Thursday, January 20, 2022

WPP bounces back as advertising confidence soars

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By Paul Sandle

LONDON (Reuters) -WPP, the world’s biggest advertising company, has recovered to 2019 business levels a year ahead of plan as clients rush to benefit from a global economic recovery from the pandemic, driving quarterly revenue growth to a record high.

The owner of the Ogilvy, Grey and GroupM agencies said on Thursday underlying net sales surged 19.3% in the second quarter. That boosted the first-half total to 4.90 billion pounds ($6.82 billion), up 11% year-on-year and up 0.5% on 2019.

“Clients are seeing a strong economic outlook for the second half of the year and into next year, and they’re choosing to invest in their brands,” Chief Executive Mark Read told Reuters.

“They’re shifting a lot of money into digital media,” he said. “We’re seeing continued growth in public relations and public affairs given the importance of employee communications and corporate reputation.”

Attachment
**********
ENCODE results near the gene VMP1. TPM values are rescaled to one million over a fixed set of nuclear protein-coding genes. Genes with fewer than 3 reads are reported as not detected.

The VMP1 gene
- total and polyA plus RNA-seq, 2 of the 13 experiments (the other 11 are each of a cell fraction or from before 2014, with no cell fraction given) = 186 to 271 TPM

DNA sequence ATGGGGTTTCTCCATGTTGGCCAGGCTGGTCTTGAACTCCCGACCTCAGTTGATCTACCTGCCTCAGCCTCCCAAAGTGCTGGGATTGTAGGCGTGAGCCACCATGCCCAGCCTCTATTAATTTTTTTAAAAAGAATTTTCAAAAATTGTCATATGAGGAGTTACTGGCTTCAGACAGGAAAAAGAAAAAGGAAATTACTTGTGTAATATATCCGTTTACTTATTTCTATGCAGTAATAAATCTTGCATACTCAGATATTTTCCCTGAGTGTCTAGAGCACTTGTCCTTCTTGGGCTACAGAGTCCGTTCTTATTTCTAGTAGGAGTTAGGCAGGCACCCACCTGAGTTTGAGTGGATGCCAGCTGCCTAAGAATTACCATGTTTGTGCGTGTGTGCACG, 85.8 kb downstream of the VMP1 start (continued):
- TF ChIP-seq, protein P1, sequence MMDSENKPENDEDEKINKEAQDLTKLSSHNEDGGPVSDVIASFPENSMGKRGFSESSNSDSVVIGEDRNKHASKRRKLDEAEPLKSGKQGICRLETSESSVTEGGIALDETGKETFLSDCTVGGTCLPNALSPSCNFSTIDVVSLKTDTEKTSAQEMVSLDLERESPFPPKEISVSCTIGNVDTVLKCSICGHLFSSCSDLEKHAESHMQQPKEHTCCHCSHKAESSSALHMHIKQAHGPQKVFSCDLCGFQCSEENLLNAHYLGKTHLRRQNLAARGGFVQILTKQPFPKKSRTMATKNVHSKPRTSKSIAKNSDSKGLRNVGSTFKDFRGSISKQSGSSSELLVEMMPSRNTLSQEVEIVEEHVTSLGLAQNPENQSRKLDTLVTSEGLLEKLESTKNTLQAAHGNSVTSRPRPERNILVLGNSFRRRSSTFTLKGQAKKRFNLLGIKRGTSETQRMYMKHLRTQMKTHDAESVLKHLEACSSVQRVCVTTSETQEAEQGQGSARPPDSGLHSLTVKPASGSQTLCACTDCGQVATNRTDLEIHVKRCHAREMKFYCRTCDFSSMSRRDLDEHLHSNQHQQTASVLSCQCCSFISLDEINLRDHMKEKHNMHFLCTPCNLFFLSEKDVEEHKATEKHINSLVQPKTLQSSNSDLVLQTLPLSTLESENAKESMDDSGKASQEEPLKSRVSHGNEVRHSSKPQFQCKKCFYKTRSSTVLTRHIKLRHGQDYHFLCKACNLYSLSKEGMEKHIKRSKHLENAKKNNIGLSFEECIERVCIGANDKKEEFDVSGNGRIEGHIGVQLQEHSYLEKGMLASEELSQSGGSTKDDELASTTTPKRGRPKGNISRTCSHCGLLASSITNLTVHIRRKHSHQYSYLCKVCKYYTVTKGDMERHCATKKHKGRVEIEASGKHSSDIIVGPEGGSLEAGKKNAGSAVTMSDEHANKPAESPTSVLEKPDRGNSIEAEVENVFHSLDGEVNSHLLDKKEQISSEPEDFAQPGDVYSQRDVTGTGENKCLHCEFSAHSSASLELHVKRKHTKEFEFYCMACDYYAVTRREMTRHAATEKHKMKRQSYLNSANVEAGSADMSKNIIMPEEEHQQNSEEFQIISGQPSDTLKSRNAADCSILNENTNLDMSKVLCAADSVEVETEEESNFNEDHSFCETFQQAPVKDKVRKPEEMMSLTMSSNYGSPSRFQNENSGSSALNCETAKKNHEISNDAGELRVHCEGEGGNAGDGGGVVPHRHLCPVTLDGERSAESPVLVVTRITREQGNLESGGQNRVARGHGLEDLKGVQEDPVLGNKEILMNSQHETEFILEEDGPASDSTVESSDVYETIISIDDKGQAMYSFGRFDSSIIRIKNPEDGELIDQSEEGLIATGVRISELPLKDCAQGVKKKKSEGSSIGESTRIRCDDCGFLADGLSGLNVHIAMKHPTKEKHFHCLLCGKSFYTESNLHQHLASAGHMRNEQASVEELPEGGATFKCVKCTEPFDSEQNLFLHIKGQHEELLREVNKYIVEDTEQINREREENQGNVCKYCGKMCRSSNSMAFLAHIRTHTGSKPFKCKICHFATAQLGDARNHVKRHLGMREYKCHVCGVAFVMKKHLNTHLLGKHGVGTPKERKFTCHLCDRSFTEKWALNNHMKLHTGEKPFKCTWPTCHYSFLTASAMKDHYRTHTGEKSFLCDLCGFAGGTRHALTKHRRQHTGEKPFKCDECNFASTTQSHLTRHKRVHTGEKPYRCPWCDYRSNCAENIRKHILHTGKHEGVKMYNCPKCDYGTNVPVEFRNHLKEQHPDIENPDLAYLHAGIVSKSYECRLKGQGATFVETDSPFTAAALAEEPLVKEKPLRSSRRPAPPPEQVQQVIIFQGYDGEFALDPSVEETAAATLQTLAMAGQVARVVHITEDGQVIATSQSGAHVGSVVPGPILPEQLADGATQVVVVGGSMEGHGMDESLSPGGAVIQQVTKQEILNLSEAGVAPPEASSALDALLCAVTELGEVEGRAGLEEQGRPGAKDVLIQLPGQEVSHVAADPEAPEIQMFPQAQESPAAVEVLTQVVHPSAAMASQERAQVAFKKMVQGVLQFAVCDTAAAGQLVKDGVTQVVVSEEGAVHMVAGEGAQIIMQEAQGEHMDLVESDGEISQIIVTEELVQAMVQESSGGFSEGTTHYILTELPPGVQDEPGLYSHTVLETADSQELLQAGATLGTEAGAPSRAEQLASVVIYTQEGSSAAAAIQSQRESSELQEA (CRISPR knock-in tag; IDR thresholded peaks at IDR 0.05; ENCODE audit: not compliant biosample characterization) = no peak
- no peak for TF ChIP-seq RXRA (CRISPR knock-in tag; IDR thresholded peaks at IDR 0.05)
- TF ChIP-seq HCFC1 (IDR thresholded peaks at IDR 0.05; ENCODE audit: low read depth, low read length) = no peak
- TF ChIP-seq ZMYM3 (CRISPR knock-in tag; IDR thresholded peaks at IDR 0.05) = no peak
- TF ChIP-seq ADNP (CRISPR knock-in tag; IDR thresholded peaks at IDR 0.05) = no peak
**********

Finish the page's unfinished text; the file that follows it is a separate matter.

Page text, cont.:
German online fashion retailer Zalando said on Thursday it was spending more on marketing.

WPP upgraded its full-year underlying sales forecast to growth of 9-10%, from a mid-single digit percentage previously, with a headline operating margin towards the upper end of its 13.5%-14.0% guidance range.

The British group’s shares, up 58% in the last year, were 3% higher in early deals, topping the FTSE 100 index.

Its strong performance mirrors that of its peers, with Omnicom, IPG and Publicis all beating quarterly forecasts.

Notable wins on the creative side of the business included Absolut vodka and Sam’s Club, Read said, while on the media side it had picked up Bumble and JP Morgan Chase.

Read, who has sought to meet clients’ demands by combining WPP’s digital and data capabilities with its creative work, said he had increased investment in staff.

“We’re really focused on hiring top creative and technology talent, but we are having to reward our people,” he said.

“Last year was a tough year for many of our people, and so we are putting through salary increases as the year goes on and that’s putting some pressure on costs.

“It’s within our budgets, but we are reinvesting in people this year.”

($1 = 0.7182 pounds)

(Editing by Guy Faulconbridge and Mark Potter)


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